China's iron ore demand to remain flat as scrap steel use rises

Upload time:2018-9-28 viewed: 1417

China's iron ore demand is expected to stay flat, said an official from Baoshan Iron & Steel Co, the country's biggest listed steelmaker, as Beijing's stricter environmental rules boost the use of scrap steel.

China's growing stockpiles of scrap steel should also increase its use in steelmaking versus iron ore, Ji Chao, an assistant to the president of Baoshan, told an industry conference organised by the China Iron and Steel Association on Thursday.

Mills combine iron ore with scrap steel to make pig iron as part of the steelmaking process, but the country's proportion of scrap steel has been rising as China intensifies a campaign to limit pollution.

The world's top iron ore importer, China bought a record 1.08 billion tonnes of the steelmaking raw ingredient last year, the second successive year in which purchases crossed the 1-billion mark.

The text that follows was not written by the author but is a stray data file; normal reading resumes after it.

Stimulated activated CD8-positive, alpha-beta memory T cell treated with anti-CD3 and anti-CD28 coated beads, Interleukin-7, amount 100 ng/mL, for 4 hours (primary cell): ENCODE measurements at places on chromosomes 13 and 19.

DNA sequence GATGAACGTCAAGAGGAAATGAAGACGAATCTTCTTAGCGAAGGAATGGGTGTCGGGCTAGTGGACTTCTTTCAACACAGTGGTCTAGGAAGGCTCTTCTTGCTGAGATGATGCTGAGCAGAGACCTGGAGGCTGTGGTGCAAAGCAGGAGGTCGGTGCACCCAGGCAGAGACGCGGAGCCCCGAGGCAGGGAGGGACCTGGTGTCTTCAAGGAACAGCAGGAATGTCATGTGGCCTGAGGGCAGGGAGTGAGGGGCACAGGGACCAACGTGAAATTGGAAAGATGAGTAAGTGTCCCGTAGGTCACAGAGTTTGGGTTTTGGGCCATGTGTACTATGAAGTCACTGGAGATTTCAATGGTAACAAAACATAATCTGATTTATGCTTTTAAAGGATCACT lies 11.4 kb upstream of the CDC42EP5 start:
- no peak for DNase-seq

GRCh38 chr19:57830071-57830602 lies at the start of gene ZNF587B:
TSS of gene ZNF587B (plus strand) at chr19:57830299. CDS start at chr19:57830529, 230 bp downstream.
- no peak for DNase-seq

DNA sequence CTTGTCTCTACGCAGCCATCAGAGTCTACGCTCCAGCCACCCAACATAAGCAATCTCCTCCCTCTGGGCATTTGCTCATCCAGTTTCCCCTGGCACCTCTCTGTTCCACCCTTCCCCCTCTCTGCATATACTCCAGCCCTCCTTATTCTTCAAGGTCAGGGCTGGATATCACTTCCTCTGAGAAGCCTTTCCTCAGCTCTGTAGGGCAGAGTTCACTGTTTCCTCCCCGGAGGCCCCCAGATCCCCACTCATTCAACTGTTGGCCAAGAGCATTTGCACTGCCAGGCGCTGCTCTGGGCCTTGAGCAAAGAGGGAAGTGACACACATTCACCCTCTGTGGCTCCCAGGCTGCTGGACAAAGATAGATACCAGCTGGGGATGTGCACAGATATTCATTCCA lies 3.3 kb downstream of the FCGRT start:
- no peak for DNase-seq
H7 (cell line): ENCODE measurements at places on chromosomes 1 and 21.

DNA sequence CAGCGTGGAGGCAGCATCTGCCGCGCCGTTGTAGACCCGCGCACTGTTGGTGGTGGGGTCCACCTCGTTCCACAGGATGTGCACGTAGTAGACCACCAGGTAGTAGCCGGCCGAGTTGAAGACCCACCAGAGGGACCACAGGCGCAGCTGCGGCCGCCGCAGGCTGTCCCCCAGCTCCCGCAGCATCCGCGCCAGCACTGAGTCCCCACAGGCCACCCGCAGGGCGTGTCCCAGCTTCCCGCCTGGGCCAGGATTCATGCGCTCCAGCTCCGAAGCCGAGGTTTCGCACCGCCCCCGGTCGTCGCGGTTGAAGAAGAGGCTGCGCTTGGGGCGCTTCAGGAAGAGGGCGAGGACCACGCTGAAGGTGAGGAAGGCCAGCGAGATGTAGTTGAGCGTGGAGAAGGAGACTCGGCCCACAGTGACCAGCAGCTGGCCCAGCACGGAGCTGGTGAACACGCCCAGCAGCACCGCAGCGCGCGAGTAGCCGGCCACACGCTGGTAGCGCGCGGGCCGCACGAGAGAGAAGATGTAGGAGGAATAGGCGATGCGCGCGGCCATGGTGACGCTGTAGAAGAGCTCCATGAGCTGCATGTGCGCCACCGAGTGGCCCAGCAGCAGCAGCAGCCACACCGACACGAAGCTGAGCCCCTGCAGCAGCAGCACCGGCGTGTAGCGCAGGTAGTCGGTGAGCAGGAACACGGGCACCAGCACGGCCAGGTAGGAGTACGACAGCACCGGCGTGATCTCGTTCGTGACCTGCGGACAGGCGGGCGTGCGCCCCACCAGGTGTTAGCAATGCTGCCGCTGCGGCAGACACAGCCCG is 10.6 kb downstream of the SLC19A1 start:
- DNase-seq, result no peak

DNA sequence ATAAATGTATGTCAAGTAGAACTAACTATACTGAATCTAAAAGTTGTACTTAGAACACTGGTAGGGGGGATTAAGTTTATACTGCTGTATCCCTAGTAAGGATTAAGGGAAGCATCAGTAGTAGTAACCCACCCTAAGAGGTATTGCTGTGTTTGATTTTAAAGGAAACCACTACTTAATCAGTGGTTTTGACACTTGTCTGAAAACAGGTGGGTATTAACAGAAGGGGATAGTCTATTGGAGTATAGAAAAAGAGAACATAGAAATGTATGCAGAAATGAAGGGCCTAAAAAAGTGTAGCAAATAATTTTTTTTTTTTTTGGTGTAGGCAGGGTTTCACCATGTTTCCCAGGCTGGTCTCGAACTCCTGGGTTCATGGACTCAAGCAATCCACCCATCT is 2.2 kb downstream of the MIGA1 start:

As China adopts tougher environmental rules and stockpiles of steel scrap grow, output from electric-arc furnaces, smaller-scale mills that use only scrap as a raw material, is expected to rise, Ji said.

China's iron ore demand will gradually drop with steel demand similarly having peaked, said Jia Dashan, a vice president at the China Waterborne Transport Research Institute, a think tank for Transport ministry, on the sidelines of the conference.

"Domestic steel consumption is stable whereas steel exports are decreasing," he said.

"That is why we keep saying current berths at ports are enough to meet imported iron ore demand and there is no need to build more berths."

But Fortescue Metals Group, the world's No. 4 iron ore miner that ships bulk of its output to China, believes Chinese steel production will continue to grow.

"People have called the peak on a number of occasions and we've seen continued growth. I think it is fair to say that we expect steel production to probably stabilise around current levels," Fortescue Chief Executive Elizabeth Gaines told Reuters.

"I do think the outlook for the Chinese economy remains strong and that will also be underpinned by the Belt and Road Initiative which will continue to drive demand for steel and therefore for iron ore," she said.

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